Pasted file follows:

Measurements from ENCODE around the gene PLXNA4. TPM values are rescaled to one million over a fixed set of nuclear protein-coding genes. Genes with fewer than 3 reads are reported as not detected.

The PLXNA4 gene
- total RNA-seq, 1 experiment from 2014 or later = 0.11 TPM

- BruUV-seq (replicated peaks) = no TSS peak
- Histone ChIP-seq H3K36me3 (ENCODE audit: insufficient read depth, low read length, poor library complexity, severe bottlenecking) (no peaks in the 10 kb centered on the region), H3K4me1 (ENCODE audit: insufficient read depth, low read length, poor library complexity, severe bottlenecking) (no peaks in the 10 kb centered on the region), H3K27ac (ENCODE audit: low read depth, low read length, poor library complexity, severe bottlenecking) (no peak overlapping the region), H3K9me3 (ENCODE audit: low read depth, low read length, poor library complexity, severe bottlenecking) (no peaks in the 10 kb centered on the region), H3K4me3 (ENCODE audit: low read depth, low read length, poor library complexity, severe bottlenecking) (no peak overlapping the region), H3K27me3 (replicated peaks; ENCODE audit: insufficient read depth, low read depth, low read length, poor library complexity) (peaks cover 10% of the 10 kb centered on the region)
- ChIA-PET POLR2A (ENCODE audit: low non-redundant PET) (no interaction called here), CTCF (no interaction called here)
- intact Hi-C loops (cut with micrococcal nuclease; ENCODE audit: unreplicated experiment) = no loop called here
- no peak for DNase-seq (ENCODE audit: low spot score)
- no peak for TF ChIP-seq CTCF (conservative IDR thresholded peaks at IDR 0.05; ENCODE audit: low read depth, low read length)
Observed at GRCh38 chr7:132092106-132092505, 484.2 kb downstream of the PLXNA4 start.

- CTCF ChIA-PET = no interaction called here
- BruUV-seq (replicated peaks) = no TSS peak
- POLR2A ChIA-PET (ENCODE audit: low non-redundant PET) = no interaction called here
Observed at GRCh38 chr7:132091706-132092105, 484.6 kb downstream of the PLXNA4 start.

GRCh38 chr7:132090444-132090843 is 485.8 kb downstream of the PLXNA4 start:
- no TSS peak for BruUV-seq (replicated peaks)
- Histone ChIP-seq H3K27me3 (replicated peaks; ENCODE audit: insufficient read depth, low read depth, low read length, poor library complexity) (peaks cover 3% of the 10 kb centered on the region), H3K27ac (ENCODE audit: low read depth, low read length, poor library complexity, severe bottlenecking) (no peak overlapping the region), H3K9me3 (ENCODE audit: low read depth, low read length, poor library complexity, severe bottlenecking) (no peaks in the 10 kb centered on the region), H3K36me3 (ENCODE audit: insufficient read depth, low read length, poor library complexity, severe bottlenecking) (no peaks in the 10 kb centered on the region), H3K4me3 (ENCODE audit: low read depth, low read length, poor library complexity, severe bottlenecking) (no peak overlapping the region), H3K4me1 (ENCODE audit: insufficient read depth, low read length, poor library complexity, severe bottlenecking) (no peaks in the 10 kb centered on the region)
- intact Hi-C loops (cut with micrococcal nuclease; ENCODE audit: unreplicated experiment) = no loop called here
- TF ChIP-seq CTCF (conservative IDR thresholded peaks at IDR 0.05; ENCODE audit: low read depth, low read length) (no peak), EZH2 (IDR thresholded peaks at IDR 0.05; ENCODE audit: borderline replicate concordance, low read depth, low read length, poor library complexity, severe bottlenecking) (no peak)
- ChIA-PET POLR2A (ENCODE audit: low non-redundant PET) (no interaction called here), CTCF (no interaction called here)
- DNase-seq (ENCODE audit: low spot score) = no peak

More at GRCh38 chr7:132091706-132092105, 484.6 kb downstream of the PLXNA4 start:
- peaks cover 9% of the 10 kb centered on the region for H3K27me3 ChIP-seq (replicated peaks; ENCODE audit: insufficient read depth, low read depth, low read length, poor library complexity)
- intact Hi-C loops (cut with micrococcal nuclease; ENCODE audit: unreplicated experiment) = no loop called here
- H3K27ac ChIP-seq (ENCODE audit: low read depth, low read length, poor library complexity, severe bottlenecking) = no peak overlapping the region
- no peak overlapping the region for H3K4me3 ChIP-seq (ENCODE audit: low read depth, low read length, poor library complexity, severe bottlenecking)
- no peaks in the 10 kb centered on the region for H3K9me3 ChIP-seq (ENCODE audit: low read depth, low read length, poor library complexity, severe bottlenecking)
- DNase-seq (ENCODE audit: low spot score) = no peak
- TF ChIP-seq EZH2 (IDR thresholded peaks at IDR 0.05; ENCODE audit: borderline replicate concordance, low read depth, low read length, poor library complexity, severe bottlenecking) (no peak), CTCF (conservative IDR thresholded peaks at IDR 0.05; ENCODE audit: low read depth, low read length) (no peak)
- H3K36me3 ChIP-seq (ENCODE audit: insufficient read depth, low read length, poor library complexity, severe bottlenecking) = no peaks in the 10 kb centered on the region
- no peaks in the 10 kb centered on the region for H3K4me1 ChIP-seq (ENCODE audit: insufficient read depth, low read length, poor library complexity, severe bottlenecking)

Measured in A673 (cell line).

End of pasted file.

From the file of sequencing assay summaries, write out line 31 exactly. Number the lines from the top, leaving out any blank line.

- no peaks in the 10 kb centered on the region for H3K4me1 ChIP-seq (ENCODE audit: insufficient read depth, low read length, poor library complexity, severe bottlenecking)